Sevdaliza enchants at Heaven nightclub

Before Sevdaliza took the stage at London’s Heaven Nightclub, magic was already shimmering in the air. Decked out in sequins, acid wash, spiraling chromatic jewelry and athleisure, concertgoers packed in tight to general admission. The chatter was equal-parts stoic and giggly. Anyone who shoved a shoulder in to arrive at the front seemed to do so out of love.

 Passion for the Iranian-Dutch artist has only blossomed within the past year. Sevdaliza dropped her first studio album, ISON, in April.

Joining the ranks of electronic R+B artists like FKA Twigs and Kelela, Sevdaliza sets herself apart with her lush visuals, dark romantic narratives and startling honesty.

The pre-gig pump-up trickling out of the speakers was also on-brand: grinding, industrial trap for the health-goth-meets-art-hoe set. At one point, the DJ was bumping Princess Nokia records. When these tunes dissolved into ambient noises, almost like a soundtrack for the Upside Down, that we knew what was coming. It was time for the queen to arrive.

The stage grew dark, save for a few piercing rays of lights — fitting for a club called Heaven. A hum formed the foundation for suspense.

And just when the crowd was going to burst with anticipation, enter stage right: a proud figure cutting through the smoke. Sevdaliza glided up to the stand. She was a vision in the futuristic, with her white leather shrug, and the analog, with her flowers and crown. 

Photo by Minji Um

Early on, Sevdaliza transitioned to the PVC dress. It suited her. The flushed blaze of Heaven’s lights bounced well off of the glossy garment. Tied close to her body and showing off her dancer’s legs, the dress also made her look like the warrior she is.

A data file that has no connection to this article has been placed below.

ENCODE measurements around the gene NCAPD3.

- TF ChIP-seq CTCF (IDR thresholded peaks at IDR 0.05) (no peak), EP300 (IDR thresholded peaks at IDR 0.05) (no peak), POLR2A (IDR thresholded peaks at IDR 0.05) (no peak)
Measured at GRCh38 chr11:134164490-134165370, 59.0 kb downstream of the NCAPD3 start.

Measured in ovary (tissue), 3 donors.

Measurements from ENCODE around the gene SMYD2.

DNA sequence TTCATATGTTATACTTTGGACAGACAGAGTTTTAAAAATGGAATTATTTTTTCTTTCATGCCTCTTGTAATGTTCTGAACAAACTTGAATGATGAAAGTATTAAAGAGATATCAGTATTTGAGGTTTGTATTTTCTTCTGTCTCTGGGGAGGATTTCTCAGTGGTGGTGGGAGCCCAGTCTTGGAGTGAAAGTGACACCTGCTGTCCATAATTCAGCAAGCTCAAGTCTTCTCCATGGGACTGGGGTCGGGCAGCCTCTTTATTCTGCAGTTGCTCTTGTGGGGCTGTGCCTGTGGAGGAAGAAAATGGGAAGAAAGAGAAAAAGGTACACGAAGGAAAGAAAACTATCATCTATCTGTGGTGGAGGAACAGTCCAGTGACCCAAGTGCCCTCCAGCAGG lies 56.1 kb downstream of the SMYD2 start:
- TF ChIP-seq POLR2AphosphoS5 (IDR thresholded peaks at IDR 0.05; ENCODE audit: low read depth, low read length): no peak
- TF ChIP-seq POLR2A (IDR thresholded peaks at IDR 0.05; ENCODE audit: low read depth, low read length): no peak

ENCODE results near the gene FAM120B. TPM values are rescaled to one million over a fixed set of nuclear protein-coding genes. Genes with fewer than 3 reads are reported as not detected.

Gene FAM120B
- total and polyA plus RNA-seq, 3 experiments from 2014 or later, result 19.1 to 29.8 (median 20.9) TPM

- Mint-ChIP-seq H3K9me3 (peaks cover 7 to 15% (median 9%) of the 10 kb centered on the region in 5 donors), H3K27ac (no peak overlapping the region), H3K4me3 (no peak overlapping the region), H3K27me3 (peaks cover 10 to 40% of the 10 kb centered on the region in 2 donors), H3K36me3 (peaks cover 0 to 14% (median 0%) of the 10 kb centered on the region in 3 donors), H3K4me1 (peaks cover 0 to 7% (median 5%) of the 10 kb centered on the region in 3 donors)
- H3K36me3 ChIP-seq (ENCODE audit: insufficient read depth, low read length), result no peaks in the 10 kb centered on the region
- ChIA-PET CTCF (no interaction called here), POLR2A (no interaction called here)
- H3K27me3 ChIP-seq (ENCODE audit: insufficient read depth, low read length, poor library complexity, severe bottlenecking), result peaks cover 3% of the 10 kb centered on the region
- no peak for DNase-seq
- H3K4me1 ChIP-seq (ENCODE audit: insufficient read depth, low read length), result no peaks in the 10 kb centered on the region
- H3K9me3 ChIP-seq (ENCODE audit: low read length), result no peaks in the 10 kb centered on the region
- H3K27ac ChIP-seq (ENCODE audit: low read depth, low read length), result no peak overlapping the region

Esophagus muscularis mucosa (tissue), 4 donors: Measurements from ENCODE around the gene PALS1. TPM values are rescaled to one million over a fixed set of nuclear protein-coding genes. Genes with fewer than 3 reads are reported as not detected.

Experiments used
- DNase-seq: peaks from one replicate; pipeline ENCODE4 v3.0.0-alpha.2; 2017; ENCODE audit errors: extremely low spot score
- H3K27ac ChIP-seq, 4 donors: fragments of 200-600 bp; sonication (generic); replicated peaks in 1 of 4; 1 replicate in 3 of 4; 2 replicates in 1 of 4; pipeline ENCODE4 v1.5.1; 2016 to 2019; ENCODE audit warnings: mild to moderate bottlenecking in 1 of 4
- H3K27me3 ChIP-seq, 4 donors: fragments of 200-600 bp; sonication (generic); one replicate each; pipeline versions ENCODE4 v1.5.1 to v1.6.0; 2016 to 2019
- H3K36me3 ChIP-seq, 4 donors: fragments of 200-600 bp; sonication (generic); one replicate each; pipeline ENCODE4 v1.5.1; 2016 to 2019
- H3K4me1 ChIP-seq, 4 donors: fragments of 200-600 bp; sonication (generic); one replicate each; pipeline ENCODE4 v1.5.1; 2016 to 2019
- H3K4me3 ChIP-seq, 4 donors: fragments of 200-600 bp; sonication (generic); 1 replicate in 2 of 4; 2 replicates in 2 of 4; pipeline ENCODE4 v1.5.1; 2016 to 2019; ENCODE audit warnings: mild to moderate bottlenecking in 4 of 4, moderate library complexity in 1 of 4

Photo by Minji Um

From the jump, we were being informed each moment that this was a space princess of old, descending to Earth save the galaxy.

One line into the show, cheers had sounded from the audience. That’s no small feat in a room full of Brits. But how could you not react to having Sevdaliza perform right there in front of you? An Amazonian hero awash in sunrise light and the devil’s colors?

The melodies of “Amandine Insensible” and “Shahmaran” wedged themselves right into your heart. Likewise for “Hero” and “Bluecid.” “That Other Girl” simply slapped.

Photo by Minji Um

“Loves Way” was touched with such tenderness that Heaven fell silent. You could look around and see faces upturned to Sevdaliza’s glow, lips silently mouthing the sacred lyrics.

While Sevdaliza remained composed and focused on stage, surely, she took note of this devotion. At one point, she warmly thanked the concertgoers assembled at Heaven. She stopped everything, put her mic away and came up to the barricade clasp hands with fans.

Photo by Minji Um

Watching Sevdaliza perform “Human” live transported you to a space where time was elastic and you could drift through Sevdaliza’s thoughts like notes in the wind. There was something in this incarnation that forced you to meditate: here Sevdaliza was, with body movements and sounds and appearance otherworldly, insisting on her mortality.

Her voice glittered and swelled like a breathing, glinting jewel. The basslines weren’t the kind to burst your eardrums, but they definitely resounded in your chest.

The juxtaposition of Sevdaliza’s soaring voice with the pulsing music was beautiful enough. But then Sevdaliza had to put us all to shame with her dancing.

Photo by Minji Um

What started out as poised and regal evolved into the smoldering and sensual. And then, came the sharp, tight, supernatural moves that take cues from hip-hop and drag culture.

Photo by Minji Um
Photo by Minji Um

It was through these routines with her dancer, Gil the Grid, that Sevdaliza showed off her complex nature: both unflinching and malleable. She bewitches and becomes bewitched.

Markedly, her powerful, rippling form was a physical foil to Gil, who is electric and wiry. It subverts any mainstream conception of what a woman and man partnered up to dance should look like.

Undeniably, Sevdaliza embodies incredible strength and beauty. She is Mars and Venus in one spirit. But despite this transcendent energy, Sevdaliza is, as she sings, only human.

The darkness, whether it takes its form in deception, temptation or decadence, does sometimes get the better of her. Through her music, we get a glimpse into her journey to defeat it. 

Photo by Minji Um
Photo by Minji Um

After watching Sevdaliza bewitch all of Heaven nightclub, too, it’s safe to say her fierceness, vulnerability and grace make Sevdaliza a force to be reckoned with.



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